The first complete translation of the Bible into English was produced by the followers of John Wyclif in the last quarter of the fourteenth century; it is known in two versions, very literal and more idiomatic, and, despite being banned within 25 years of its completion, survives today, complete or partial, in around 250 copies. The organization of the enterprise almost certainly was initiated in Oxford, and reflects in many ways contemporary scholarly interests. The gospel commentaries of the present study represent a spin-off from the processes of translation: they use the literal text, and attach to it English translations of patristic and later biblical exegesis. The book considers the background to the copies that survive, the precise sources that lie behind the vernacular, and the ways in which older texts were scrutinized and modified to fit a later medieval audience; a section looks at the uses that, so far, have been traced. No part of the commentaries has so far been printed: this study concludes with some extracts from all sections of the compilation, chosen to amplify the claims of the discussion and to illustrate the commentaries' varied methods.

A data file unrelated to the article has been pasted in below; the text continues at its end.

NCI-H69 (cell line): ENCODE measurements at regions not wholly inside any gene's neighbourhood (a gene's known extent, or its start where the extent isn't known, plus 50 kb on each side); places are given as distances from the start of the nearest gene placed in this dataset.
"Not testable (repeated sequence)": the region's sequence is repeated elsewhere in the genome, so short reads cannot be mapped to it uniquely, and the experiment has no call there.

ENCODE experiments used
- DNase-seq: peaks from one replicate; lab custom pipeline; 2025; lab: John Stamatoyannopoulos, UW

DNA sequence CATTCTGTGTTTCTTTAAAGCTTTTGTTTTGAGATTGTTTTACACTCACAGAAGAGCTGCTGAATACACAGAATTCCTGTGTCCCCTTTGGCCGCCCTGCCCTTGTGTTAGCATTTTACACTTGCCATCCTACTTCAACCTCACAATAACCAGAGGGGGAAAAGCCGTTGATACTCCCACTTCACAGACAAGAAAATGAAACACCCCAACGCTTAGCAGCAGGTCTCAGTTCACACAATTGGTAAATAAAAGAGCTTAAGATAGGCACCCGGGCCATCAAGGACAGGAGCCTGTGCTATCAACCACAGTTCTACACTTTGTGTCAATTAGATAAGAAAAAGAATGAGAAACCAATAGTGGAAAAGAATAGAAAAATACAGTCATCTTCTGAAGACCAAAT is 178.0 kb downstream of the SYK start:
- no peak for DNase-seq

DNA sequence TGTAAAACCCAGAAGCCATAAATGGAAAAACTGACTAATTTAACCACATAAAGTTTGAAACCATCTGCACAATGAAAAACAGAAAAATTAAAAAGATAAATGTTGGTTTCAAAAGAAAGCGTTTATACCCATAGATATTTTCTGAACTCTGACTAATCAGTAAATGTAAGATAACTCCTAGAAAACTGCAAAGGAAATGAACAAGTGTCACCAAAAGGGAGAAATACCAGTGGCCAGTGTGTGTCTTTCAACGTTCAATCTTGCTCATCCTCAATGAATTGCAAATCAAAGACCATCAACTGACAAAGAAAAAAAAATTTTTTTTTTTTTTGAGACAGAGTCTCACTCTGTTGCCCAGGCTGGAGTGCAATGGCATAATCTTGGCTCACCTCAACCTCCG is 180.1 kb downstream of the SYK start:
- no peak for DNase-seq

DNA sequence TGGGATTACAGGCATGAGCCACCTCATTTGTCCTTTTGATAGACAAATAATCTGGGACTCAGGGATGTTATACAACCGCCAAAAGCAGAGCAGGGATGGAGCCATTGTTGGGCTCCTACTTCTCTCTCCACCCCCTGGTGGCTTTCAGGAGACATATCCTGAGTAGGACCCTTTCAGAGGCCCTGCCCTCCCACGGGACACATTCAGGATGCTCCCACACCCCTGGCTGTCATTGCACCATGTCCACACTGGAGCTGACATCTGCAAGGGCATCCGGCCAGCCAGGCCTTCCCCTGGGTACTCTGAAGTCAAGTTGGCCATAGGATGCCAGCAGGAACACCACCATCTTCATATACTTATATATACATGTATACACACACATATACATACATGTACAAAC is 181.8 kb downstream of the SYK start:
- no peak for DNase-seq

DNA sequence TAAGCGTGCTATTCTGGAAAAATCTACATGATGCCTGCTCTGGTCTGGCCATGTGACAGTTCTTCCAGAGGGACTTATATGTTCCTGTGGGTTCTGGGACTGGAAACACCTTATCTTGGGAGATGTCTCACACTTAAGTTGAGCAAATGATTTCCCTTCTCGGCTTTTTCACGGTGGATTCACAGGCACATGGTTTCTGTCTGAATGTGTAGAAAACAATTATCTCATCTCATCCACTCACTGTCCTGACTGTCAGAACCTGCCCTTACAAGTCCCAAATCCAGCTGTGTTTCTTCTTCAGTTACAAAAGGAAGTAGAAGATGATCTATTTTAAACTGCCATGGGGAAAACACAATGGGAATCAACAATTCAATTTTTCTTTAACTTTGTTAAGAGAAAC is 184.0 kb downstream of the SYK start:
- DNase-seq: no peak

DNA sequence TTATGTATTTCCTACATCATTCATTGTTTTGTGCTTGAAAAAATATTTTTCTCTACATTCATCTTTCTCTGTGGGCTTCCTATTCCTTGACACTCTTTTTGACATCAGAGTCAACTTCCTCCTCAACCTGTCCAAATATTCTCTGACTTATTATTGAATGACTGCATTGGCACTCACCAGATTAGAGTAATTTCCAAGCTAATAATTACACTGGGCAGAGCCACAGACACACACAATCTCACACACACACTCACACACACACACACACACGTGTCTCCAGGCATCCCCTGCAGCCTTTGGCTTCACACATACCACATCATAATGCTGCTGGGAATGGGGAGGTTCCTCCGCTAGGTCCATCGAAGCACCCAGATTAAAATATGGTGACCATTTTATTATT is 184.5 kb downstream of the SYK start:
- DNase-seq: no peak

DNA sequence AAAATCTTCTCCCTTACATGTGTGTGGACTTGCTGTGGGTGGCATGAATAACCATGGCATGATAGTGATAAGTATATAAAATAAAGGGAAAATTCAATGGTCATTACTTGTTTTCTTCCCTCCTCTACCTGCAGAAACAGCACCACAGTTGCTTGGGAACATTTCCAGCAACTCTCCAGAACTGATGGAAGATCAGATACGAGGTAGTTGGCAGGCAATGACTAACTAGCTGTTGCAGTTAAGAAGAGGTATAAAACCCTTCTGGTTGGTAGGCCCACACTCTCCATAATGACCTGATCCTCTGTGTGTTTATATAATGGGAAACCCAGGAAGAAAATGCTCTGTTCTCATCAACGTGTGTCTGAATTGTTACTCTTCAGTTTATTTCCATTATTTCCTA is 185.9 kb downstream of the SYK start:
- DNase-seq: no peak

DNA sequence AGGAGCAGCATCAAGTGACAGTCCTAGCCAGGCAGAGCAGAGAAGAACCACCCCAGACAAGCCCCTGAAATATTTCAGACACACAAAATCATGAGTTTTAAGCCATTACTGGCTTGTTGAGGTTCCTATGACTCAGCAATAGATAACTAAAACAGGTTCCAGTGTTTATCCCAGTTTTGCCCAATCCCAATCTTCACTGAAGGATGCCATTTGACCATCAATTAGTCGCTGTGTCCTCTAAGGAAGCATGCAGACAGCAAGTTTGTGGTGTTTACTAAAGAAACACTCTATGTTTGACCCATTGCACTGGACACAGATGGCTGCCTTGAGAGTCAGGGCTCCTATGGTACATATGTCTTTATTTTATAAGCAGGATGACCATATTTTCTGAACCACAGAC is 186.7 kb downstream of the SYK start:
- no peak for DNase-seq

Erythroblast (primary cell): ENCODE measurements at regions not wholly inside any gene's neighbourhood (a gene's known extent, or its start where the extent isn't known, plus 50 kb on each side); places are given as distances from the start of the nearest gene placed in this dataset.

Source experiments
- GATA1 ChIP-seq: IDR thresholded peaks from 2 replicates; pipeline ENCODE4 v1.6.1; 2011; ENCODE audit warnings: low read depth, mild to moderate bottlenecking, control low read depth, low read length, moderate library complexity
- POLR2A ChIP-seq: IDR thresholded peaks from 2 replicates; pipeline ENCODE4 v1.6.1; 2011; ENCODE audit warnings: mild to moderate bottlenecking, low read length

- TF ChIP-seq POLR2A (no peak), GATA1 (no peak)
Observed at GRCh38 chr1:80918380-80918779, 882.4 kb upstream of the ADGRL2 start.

'Doctors in English constitutes an important primary intervention in the study of late medieval English religious and intellectual culture.'
Kantik Ghosh, Journal of Ecclesiastical History
'This volume is a vital new study of an important and thus far un-edited group of texts, which will be crucial for those working on religious and intellectual culture in the late medieval period.'
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